Back in the days when Route 1 was the going thing around here, Washingtonians used to hoot at scruffy old "Bawl-mer," that Sad-Sack monument to industrial sclerosis that kept pretending to be a rival city. But like a Dorian Gray portrait in reverse, the scene here these days positively dazzles with a downtown boom of sonic dimensions.
Washington should take notes, for here is a convention center that clicks in all the ways that the District's bold and expensive venture may not -- unless people with enough vision and the money to match can put all the right pieces together on time.
Barely 10 months after its opening, Baltimore's attractive, $50-million convention center with its sleek structural glass trim and ultra-modern meeting facilities is surpassing the fondest financial dreams of its tub-thumping civic backers.
Even the center's most crotchety detractors of a few years ago are now starting to sing its praises as more and more conventioneers discover the new Baltimore that bustles all around it. Therein lies the key, too -- for this city's planners were careful not to pin all their hopes on a convention center alone as a magic magnet that would automatically bring new life to a tired neighborhood.
The center is only one gleaming part of a gigantic invigoration effort that has included up to $700 million in private urban-renewal investment in the downtown area. As columnist Neal R. Pierce has noted, the centerpiece of all this is an imaginative, $170-million, 29-acre city commons of skycrapers, plazas, outdoor cafes, retail shops, tourist attractions and overhead walkways that tie together the Inner Harbor area to form a lively -- and lived-in -- urban showcase.
The trick has been to make all these bold projects bloom more or less simultaneoulsy, from the splashy 500-room Hyatt Regency that will be connected by a walkway to the convention center, to the just-opened Harborplace -- the latest pride of developer James Rouse, father of Boston's vibrant Faneuil Hall Marketplace and Maryland's Columbia. Harborplace is a skylighted, terraced conglomeration of more than 20 waterside restaurants and 100 boutiques.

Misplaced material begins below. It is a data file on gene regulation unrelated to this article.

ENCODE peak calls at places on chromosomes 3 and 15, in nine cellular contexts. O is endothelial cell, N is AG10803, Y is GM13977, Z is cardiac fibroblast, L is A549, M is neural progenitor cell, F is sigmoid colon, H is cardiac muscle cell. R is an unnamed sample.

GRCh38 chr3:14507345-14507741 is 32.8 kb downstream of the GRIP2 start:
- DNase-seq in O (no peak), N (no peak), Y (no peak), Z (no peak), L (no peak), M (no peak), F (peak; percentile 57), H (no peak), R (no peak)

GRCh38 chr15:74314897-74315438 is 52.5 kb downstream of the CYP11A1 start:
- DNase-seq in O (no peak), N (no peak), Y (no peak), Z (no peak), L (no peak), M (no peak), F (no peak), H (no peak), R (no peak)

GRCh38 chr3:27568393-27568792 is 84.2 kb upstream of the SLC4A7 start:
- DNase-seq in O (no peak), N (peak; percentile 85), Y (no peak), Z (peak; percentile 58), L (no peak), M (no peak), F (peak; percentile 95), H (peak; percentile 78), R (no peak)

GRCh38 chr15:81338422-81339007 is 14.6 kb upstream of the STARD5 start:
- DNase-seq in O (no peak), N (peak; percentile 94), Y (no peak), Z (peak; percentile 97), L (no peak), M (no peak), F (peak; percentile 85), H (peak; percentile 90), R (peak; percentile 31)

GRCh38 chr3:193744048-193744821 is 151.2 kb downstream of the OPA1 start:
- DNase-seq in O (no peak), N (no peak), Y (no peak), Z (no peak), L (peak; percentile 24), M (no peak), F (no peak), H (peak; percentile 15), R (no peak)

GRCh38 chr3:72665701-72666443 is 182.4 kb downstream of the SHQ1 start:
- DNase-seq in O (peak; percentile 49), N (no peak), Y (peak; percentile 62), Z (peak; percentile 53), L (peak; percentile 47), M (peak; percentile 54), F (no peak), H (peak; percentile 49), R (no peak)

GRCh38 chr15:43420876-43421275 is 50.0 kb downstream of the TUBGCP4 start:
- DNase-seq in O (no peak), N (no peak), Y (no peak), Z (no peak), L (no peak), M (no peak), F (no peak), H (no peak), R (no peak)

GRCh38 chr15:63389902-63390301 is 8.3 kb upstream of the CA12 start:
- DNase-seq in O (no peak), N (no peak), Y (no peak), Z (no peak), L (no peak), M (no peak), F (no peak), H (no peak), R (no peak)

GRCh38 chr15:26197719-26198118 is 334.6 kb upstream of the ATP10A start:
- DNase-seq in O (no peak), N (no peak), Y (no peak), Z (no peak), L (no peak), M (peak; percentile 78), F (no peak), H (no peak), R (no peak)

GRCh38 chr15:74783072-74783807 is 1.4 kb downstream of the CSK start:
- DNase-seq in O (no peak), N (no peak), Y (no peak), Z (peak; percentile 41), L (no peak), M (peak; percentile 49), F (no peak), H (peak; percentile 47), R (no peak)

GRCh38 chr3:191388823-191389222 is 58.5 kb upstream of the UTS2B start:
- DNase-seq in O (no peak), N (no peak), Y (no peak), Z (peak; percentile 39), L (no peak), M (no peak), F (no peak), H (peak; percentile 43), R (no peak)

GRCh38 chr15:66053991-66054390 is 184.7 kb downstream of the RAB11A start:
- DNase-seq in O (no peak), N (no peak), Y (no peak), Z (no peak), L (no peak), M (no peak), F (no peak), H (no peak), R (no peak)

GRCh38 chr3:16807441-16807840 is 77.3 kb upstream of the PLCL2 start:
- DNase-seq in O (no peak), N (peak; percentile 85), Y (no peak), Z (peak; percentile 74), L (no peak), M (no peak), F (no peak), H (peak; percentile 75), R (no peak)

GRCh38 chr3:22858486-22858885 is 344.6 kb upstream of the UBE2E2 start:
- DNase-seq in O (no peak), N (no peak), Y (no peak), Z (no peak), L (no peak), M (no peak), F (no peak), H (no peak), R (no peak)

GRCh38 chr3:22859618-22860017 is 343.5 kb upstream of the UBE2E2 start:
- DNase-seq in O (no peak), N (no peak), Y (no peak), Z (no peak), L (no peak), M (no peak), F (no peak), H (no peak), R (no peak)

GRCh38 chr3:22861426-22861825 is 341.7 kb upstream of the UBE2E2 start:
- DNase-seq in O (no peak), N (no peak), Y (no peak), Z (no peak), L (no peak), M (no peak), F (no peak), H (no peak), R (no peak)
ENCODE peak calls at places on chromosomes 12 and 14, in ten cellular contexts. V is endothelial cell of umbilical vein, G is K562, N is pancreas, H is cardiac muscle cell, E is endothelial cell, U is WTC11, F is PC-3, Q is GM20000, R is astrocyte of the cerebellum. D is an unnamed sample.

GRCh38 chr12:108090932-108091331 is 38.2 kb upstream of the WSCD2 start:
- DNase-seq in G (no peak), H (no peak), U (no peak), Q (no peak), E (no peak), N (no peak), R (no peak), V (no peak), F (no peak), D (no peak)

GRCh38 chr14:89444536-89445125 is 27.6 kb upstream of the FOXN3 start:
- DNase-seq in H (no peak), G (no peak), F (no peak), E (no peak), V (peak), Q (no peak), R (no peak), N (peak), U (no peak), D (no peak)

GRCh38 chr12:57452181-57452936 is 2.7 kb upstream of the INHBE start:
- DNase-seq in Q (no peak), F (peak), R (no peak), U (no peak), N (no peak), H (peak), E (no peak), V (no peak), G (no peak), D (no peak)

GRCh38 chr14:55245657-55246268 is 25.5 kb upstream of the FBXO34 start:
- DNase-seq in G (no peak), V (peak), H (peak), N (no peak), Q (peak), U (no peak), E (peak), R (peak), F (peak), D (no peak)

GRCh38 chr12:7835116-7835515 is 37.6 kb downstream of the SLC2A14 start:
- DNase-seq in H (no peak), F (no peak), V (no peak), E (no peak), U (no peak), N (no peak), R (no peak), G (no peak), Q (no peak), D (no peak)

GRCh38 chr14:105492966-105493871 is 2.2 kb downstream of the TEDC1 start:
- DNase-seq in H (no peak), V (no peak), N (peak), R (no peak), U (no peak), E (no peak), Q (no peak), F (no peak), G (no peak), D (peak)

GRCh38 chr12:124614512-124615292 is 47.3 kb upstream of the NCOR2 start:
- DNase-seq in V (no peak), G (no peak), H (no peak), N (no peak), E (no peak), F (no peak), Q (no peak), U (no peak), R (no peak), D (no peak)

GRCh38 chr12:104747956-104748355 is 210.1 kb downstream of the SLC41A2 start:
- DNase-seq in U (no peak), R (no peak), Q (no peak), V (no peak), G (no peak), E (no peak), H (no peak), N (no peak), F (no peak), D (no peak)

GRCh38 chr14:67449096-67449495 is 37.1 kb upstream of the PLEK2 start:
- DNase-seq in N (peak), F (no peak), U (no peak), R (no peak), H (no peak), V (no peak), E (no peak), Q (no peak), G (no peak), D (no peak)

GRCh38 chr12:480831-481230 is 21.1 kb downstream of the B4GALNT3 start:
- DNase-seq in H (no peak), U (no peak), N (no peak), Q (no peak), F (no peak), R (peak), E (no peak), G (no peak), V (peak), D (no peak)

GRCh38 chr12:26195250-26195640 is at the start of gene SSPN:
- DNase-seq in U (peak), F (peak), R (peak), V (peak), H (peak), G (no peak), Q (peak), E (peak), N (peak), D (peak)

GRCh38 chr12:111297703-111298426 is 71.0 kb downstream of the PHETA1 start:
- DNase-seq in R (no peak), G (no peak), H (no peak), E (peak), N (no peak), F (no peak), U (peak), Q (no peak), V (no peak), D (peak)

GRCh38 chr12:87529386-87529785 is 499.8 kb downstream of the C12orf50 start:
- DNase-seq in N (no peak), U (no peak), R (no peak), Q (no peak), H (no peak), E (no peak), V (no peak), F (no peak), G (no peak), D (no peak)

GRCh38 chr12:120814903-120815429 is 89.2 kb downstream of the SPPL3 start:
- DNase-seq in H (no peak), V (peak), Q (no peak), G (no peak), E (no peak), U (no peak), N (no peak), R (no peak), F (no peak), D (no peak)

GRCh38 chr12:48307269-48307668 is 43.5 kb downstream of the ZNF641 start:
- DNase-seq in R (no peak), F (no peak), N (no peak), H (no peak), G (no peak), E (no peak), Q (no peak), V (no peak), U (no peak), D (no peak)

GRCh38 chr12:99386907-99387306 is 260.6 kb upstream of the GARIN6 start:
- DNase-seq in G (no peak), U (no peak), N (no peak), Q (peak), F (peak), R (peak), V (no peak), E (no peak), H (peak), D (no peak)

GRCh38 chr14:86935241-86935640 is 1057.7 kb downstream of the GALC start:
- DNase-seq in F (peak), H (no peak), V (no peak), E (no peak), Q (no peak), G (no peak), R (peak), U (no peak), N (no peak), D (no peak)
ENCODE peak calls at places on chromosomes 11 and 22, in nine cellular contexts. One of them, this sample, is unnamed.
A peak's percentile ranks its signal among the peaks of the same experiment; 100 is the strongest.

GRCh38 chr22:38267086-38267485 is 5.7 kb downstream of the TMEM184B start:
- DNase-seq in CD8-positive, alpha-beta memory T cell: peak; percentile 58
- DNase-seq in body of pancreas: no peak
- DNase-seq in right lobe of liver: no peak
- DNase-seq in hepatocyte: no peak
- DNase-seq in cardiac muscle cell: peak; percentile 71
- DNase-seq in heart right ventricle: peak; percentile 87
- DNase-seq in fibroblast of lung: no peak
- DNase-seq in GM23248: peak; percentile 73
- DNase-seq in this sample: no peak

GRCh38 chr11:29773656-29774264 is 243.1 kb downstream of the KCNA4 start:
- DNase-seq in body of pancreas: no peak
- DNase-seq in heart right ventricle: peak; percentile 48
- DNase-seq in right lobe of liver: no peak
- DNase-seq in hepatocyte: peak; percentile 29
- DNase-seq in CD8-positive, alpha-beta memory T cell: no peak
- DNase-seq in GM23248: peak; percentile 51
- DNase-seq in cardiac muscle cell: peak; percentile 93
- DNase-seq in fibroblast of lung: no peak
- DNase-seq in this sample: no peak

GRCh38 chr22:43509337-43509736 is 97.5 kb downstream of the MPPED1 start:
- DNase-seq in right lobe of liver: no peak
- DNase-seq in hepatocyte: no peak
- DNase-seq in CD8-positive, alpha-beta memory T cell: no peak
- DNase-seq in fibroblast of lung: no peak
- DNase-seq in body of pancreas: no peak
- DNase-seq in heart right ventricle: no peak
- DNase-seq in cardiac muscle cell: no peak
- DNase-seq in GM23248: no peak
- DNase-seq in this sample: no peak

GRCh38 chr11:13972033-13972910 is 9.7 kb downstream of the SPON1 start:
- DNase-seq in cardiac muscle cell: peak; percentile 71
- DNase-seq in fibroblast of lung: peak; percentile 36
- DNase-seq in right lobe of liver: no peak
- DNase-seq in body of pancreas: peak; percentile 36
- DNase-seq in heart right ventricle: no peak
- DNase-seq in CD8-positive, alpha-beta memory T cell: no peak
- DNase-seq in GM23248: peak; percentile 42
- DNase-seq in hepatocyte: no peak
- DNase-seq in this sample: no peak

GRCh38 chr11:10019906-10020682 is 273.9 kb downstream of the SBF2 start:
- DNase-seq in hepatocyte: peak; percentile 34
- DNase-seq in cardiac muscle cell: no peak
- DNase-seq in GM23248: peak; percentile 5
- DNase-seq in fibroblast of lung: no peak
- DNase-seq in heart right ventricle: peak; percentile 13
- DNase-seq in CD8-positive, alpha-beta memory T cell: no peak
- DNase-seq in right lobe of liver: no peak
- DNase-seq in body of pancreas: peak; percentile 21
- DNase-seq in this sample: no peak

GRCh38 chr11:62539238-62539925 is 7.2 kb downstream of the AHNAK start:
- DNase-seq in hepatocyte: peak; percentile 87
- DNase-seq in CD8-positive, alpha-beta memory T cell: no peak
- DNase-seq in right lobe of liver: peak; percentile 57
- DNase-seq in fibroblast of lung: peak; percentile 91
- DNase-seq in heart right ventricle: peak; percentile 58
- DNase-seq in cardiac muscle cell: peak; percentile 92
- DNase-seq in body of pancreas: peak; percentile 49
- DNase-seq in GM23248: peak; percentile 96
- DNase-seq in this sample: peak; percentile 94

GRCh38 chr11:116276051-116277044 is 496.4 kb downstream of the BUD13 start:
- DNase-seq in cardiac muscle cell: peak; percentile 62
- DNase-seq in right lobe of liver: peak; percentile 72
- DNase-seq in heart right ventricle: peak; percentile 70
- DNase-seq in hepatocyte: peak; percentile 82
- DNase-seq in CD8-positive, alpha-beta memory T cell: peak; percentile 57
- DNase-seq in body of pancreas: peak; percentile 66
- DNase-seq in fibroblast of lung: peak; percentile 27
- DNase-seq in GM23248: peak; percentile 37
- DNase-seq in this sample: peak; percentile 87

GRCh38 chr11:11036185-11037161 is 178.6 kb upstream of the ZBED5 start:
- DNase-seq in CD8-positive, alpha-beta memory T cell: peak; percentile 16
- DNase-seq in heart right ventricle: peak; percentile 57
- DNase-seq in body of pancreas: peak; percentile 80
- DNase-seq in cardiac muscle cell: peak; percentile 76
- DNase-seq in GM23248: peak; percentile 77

Within strolling distance, there is I. M. Pei's pentagonal World Trade Center, which, like its Big Apple brother, offers a stunning wrap-around top-floor view, complete with multi-media exhibits of Baltimore's history and attractions. In this building, which also is headquarters for the city's agressive campaign to woo international business, all foreign tourists or organizations are invited to use the services of the Baltimore Council for International Visitors, a nonprofit group that provides interpreters, arranges business appointments and coordinates hospitality in homes around the city.
Still, isn't Washington really the Number One international city, and the bigger convention draw? No questions. But Washington also turns out to be one of Baltimore's biggest selling points. With hotel rooms running about $20 a night less here, "we're selling Baltimore as the best convention buy in the East," says Convention Bureau Sales Manager Carroll Armstrong. With the final zip-into-town leg of i95 just opened, money-conscious travelers can make both ends meet more easily by availing themselves of this swift trail of two cities to enjoy the best of both.
Where Baltimore is succeeding and Washington still dragging is in the tying together of other facilities that can make or break a convention center. Only now are the District's planners drafting the kinds of zoning proposals and incentives necessary to attract large hotel and apartment developments to the area around the center being built between New York Avene and 9th, 11th and H Streets NW.
But many of the kinds of additional attractions that enhance the convention center neighborhood in Baltimore are going to be far from the Washington center site when that project is completed. Because Washington's act wasn't together when a convention-center/sports arena complex was first proposed, the arena wound up as the Capital Center in Largo, Md. Similarly, the Kennedy Center is on the waterfront across town, nearer the West End development of offices and in-town living.
So why have things clicked more easily in one city than in the other? Because of many circumstances beyond the District's control -- and some not -- it hasn't exactly enjoyed a strong city government with the powers to act swiftly and to galvanize big-league business money the way Baltimore's peripatetic Mayor William Donald Schaefer has done with such gusto over the years.
Another missing ingredient -- so far, at least -- is the kind of private-sector breadth of vision, imagination and long-range business perspective that James Rouse and others in Baltimore have brought to bear. Government by itself is not famous as a great initiator in this regard, and the District's financial strains aren't helping either.
Unless Washington wants another expensive white elephant to rival the fat one at Union Station, Mayor Barry is going to have to marshal the best business and financial minds he can find to get cracking on a collaborative, coherent -- and practical -- grand design. It has taken years of hoopla and hustling to bear fruit in Baltimore, but Washington surely can mobilize to meet that competition and ensure itself a lively and lucrative future downtown.